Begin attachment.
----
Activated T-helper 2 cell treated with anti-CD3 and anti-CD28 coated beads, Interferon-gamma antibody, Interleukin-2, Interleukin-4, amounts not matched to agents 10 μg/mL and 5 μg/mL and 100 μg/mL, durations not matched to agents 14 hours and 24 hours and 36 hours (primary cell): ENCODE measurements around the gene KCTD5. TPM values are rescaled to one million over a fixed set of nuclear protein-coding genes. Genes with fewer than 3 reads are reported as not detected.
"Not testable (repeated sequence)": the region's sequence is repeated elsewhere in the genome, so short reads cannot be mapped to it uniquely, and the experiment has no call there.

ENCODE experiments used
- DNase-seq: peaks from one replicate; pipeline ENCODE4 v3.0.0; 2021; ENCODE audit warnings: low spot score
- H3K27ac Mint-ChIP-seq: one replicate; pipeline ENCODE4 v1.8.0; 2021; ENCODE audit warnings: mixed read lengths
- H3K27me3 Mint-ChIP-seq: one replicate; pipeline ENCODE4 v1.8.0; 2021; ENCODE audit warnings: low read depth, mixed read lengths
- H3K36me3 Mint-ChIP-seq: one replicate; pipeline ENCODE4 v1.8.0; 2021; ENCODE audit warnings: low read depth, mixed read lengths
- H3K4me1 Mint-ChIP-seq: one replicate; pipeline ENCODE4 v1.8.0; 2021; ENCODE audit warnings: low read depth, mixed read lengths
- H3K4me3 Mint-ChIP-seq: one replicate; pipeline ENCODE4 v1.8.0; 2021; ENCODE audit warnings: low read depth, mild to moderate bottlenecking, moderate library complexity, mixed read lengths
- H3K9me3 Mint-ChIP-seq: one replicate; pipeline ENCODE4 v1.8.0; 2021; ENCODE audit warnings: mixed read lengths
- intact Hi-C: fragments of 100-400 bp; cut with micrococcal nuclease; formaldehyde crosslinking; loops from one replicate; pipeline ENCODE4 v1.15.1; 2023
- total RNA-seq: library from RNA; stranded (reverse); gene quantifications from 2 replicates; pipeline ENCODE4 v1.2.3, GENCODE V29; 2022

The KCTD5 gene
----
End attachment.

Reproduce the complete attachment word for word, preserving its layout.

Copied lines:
Activated T-helper 2 cell treated with anti-CD3 and anti-CD28 coated beads, Interferon-gamma antibody, Interleukin-2, Interleukin-4, amounts not matched to agents 10 μg/mL and 5 μg/mL and 100 μg/mL, durations not matched to agents 14 hours and 24 hours and 36 hours (primary cell): ENCODE measurements around the gene KCTD5. TPM values are rescaled to one million over a fixed set of nuclear protein-coding genes. Genes with fewer than 3 reads are reported as not detected.
"Not testable (repeated sequence)": the region's sequence is repeated elsewhere in the genome, so short reads cannot be mapped to it uniquely, and the experiment has no call there.

ENCODE experiments used
- DNase-seq: peaks from one replicate; pipeline ENCODE4 v3.0.0; 2021; ENCODE audit warnings: low spot score
- H3K27ac Mint-ChIP-seq: one replicate; pipeline ENCODE4 v1.8.0; 2021; ENCODE audit warnings: mixed read lengths
- H3K27me3 Mint-ChIP-seq: one replicate; pipeline ENCODE4 v1.8.0; 2021; ENCODE audit warnings: low read depth, mixed read lengths
- H3K36me3 Mint-ChIP-seq: one replicate; pipeline ENCODE4 v1.8.0; 2021; ENCODE audit warnings: low read depth, mixed read lengths
- H3K4me1 Mint-ChIP-seq: one replicate; pipeline ENCODE4 v1.8.0; 2021; ENCODE audit warnings: low read depth, mixed read lengths
- H3K4me3 Mint-ChIP-seq: one replicate; pipeline ENCODE4 v1.8.0; 2021; ENCODE audit warnings: low read depth, mild to moderate bottlenecking, moderate library complexity, mixed read lengths
- H3K9me3 Mint-ChIP-seq: one replicate; pipeline ENCODE4 v1.8.0; 2021; ENCODE audit warnings: mixed read lengths
- intact Hi-C: fragments of 100-400 bp; cut with micrococcal nuclease; formaldehyde crosslinking; loops from one replicate; pipeline ENCODE4 v1.15.1; 2023
- total RNA-seq: library from RNA; stranded (reverse); gene quantifications from 2 replicates; pipeline ENCODE4 v1.2.3, GENCODE V29; 2022

The KCTD5 gene